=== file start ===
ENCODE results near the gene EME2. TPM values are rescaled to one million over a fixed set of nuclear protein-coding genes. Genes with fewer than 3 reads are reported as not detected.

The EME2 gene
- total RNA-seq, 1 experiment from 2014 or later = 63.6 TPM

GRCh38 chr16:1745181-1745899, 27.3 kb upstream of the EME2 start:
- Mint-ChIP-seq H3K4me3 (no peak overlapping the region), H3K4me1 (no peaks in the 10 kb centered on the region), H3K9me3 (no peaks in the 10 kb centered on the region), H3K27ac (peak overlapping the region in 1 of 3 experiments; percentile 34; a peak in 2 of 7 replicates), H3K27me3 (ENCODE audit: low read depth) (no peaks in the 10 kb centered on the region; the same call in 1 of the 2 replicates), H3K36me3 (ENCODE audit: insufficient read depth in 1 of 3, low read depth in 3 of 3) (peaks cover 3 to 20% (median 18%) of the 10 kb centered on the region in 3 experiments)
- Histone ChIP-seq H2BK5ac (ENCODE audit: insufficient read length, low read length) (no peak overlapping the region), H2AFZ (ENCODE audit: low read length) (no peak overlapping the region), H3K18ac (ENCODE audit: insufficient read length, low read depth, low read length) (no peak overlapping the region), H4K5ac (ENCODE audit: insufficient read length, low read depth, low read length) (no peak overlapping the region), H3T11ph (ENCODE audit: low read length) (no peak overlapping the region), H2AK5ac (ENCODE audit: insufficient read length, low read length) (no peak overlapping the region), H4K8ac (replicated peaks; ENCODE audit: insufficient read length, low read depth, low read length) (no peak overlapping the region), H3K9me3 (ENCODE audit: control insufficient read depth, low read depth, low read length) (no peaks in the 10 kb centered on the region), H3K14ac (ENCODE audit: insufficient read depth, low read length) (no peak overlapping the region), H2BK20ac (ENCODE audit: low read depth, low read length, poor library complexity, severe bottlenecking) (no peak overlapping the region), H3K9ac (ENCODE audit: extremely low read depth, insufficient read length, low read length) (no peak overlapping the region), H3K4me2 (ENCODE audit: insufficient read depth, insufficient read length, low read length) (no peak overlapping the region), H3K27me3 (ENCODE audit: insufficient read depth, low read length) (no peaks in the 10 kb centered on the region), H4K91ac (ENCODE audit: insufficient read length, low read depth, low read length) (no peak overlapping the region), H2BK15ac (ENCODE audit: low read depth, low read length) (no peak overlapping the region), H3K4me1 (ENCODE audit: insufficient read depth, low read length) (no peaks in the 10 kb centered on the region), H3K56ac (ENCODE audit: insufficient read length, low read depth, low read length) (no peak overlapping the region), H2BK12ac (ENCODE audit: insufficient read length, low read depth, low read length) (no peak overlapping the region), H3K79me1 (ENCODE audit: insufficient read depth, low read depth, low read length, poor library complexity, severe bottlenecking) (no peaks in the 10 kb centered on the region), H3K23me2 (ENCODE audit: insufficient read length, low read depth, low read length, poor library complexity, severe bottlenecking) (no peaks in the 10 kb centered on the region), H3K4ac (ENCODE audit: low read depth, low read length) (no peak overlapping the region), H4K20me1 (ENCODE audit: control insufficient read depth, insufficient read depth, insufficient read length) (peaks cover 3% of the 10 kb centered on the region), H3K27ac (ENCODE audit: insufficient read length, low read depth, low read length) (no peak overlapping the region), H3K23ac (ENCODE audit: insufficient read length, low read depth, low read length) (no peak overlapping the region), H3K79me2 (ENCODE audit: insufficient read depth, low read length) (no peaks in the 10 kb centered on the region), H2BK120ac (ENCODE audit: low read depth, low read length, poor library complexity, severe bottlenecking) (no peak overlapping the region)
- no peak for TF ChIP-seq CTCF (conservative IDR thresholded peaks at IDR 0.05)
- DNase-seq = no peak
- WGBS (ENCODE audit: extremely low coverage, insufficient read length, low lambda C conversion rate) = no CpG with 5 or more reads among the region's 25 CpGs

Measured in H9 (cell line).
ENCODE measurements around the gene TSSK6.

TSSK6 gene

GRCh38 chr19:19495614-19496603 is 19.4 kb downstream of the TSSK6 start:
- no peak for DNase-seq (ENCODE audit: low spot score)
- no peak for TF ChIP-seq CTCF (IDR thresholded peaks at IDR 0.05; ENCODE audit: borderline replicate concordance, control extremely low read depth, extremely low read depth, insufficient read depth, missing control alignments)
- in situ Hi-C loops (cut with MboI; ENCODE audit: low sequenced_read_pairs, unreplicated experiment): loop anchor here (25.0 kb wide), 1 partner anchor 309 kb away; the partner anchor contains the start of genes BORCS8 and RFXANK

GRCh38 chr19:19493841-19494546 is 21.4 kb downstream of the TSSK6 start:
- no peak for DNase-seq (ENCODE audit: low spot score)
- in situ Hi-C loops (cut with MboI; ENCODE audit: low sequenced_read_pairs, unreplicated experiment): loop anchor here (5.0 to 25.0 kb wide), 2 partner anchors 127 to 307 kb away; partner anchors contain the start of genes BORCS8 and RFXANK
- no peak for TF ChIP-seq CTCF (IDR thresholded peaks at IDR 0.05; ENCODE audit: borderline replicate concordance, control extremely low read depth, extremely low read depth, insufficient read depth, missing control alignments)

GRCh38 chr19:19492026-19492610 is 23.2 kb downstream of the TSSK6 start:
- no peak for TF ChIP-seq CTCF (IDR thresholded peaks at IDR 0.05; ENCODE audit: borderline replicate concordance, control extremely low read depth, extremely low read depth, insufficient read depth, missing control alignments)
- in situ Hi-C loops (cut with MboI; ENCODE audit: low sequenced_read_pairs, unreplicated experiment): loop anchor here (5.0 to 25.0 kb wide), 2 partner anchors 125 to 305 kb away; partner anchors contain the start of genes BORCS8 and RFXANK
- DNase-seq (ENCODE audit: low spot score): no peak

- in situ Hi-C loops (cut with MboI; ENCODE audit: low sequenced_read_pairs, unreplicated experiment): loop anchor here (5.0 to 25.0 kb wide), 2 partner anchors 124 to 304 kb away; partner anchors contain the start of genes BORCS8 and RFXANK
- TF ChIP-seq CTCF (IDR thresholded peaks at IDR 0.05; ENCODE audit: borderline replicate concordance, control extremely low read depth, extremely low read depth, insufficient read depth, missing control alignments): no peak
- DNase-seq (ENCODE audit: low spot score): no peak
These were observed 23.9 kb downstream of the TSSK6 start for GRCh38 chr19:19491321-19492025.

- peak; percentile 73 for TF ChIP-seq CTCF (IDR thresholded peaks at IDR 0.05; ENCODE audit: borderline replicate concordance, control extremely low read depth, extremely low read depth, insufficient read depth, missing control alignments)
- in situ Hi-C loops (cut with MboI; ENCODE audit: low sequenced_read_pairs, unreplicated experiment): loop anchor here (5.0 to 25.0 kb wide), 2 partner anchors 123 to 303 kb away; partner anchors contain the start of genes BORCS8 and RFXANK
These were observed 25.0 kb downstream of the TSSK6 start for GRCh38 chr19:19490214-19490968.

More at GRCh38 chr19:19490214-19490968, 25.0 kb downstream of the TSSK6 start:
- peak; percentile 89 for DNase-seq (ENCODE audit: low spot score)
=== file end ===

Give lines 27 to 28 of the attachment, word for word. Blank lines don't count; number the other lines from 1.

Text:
- DNase-seq (ENCODE audit: low spot score): no peak
These were observed 23.9 kb downstream of the TSSK6 start for GRCh38 chr19:19491321-19492025.